Given that financial services firms are now effectively technology firms with banking or investment licenses, the capability and engagement of developers has never been more critical. And yet many don’t invest in developing technology staff, especially the critical 5-10% who are 10-20 times more productive than the rest.
Hand-in-hand with development opportunities, firms need to show a clear career path that recognises and rewards technical expertise and delivery. Most developers don’t want to be managers, but take that path simply because it’s the only way to progress their careers. As a result, financial services firms face losing their most talented technologists, either because they leave to go somewhere offering a more attractive technical career path, or because the only way to progress is to become a manager, which means both the firm and the individual lose out in the long run.
Two other key factors mean a radical re-think of technical career paths is needed:
- Flatter organisational structures: fewer levels mean fewer promotions with bigger jumps between them. Promoted individuals are neither prepared for, nor set up to succeed in, roles with significantly greater scale, scope and impact.
- Transition to agile: old ‘job families’ are no longer relevant as organisations no longer rigidly split business analysts, project managers and testers from developers. Agile brings a more fluid (and we believe better) ways of working for technologists, breaking down silos and freeing the firm to focus on increased flow and value.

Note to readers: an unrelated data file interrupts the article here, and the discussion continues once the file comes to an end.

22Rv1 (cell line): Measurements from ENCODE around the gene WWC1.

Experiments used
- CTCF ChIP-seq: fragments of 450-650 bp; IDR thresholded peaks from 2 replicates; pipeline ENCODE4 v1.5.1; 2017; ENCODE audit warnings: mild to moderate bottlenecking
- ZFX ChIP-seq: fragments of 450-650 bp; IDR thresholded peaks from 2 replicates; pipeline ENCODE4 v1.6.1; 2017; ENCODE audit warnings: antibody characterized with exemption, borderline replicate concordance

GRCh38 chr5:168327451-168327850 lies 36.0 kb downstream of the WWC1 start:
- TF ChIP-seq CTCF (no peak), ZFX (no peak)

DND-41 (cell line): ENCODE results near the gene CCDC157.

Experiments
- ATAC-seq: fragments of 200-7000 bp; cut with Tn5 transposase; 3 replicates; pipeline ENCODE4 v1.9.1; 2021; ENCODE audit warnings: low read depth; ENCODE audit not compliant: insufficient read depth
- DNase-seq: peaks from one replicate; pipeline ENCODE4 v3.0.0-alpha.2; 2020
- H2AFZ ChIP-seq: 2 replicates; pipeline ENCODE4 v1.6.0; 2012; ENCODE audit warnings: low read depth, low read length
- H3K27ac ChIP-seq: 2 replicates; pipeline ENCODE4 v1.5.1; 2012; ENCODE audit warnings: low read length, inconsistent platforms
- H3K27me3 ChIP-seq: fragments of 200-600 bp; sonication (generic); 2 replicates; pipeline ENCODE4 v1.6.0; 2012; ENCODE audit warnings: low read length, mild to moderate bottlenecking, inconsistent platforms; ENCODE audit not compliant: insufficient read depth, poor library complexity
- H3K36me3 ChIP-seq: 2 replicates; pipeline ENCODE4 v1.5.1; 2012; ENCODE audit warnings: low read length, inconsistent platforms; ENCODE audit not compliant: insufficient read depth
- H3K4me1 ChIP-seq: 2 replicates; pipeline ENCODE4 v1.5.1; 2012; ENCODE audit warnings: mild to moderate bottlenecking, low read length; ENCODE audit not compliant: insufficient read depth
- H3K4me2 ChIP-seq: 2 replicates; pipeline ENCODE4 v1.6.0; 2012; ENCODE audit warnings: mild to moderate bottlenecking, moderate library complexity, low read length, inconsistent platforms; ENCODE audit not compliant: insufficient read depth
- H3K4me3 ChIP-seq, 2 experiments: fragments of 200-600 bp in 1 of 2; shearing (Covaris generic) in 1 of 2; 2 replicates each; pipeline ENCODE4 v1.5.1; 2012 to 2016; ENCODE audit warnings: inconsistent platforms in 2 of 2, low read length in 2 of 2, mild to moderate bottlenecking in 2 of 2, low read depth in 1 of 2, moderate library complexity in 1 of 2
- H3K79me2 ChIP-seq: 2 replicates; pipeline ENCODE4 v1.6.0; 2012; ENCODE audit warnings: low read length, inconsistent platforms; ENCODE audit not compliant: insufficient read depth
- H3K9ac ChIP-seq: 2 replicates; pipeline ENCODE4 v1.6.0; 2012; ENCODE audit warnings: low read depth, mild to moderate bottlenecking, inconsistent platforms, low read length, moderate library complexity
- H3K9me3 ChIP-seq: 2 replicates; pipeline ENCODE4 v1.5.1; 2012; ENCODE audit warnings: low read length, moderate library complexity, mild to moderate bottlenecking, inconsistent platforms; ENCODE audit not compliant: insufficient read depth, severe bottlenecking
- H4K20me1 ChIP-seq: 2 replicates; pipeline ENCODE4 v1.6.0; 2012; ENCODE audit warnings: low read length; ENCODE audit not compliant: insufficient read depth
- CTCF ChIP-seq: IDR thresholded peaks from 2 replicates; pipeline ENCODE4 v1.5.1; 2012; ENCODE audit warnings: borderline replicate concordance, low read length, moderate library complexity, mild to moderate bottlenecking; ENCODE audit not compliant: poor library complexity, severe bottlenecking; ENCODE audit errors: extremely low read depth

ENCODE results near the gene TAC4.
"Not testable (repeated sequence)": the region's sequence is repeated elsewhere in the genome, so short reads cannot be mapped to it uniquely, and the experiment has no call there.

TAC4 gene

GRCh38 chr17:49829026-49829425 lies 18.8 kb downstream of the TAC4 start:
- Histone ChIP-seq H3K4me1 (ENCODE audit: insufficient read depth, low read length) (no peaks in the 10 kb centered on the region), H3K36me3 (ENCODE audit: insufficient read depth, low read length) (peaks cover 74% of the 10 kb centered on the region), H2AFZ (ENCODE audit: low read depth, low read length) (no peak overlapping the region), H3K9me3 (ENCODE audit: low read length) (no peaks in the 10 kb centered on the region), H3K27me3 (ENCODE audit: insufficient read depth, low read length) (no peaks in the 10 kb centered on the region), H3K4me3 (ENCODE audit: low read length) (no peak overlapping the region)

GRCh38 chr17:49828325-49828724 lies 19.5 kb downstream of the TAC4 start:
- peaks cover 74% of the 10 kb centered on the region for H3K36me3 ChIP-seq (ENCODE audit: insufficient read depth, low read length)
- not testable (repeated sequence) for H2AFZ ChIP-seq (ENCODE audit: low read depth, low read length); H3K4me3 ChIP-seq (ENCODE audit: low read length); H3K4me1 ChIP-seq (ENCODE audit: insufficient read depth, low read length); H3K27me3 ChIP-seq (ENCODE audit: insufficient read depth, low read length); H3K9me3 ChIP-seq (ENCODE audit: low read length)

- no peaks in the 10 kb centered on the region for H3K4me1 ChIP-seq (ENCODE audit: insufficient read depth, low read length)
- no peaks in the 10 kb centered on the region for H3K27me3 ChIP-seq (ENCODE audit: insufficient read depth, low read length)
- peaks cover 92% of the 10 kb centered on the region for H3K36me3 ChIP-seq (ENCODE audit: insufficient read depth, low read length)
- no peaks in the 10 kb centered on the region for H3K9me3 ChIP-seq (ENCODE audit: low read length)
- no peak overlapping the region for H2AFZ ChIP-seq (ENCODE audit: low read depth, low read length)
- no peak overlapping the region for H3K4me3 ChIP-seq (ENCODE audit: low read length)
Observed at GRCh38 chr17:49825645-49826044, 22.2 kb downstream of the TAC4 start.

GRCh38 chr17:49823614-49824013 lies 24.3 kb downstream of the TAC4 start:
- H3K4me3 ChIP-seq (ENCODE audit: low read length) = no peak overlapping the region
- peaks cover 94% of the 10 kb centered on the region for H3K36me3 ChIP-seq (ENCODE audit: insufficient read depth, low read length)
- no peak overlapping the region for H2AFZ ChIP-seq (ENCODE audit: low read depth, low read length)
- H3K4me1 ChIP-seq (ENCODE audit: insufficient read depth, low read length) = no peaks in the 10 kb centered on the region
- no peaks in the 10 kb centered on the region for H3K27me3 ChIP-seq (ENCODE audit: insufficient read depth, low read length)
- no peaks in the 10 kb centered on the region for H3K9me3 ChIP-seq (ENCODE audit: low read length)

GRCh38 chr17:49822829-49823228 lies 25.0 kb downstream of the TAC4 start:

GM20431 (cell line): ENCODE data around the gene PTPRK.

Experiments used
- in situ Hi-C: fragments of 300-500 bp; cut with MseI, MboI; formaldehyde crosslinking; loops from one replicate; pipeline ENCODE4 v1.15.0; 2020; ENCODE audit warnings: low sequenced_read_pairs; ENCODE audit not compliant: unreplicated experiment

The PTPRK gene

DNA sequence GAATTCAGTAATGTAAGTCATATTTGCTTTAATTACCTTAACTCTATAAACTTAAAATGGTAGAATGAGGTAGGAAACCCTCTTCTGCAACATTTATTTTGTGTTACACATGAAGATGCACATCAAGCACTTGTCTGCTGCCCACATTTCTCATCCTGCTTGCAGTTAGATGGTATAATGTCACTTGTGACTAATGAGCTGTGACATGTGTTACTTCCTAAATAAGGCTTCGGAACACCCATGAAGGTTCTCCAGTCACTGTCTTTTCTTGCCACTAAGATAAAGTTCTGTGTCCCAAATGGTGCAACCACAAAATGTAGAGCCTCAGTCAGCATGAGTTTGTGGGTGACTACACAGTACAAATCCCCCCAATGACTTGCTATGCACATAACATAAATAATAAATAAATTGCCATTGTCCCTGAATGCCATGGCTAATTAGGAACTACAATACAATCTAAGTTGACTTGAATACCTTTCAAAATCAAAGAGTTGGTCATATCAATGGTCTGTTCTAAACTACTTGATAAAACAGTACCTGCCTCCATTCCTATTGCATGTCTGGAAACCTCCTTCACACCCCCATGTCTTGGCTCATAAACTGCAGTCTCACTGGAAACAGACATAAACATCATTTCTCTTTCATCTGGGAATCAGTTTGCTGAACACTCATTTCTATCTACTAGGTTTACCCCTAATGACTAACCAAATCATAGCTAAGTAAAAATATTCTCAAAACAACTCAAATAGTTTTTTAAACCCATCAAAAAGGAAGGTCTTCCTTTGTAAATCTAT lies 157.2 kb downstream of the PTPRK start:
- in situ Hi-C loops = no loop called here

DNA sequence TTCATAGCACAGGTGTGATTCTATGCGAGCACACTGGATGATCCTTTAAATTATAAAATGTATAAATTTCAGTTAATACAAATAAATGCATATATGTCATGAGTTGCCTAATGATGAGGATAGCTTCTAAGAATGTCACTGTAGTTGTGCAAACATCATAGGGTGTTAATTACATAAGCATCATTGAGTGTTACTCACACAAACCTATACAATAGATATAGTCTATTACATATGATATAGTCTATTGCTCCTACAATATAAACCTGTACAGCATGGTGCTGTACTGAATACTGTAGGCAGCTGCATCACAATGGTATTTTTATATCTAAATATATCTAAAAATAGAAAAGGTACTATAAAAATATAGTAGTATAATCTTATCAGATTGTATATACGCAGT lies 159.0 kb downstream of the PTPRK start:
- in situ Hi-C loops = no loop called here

How should organisations respond? Make your developers T-shaped. Develop both their breadth of knowledge (across planning, analysis, development, testing, deployment, support) and also the behaviours to enable a broader remit to work in teams and large organisations – not just the depth to succeed in only one or two specific domains.
Written jointly with my colleague Mark Brotherwood, our latest whitepaper explores these challenges. We show how you can create a career path that demonstrates your commitment to your technology team, keeps them engaged and develops them to take on a breadth and scale of challenge throughout their entire career.
If you’d like us to help you think how to make your technologists T-shaped, before they leave and you find they’ve left a hole, please contact us.
Note: This opinion piece was first published by Catalyst prior to the Sionic merger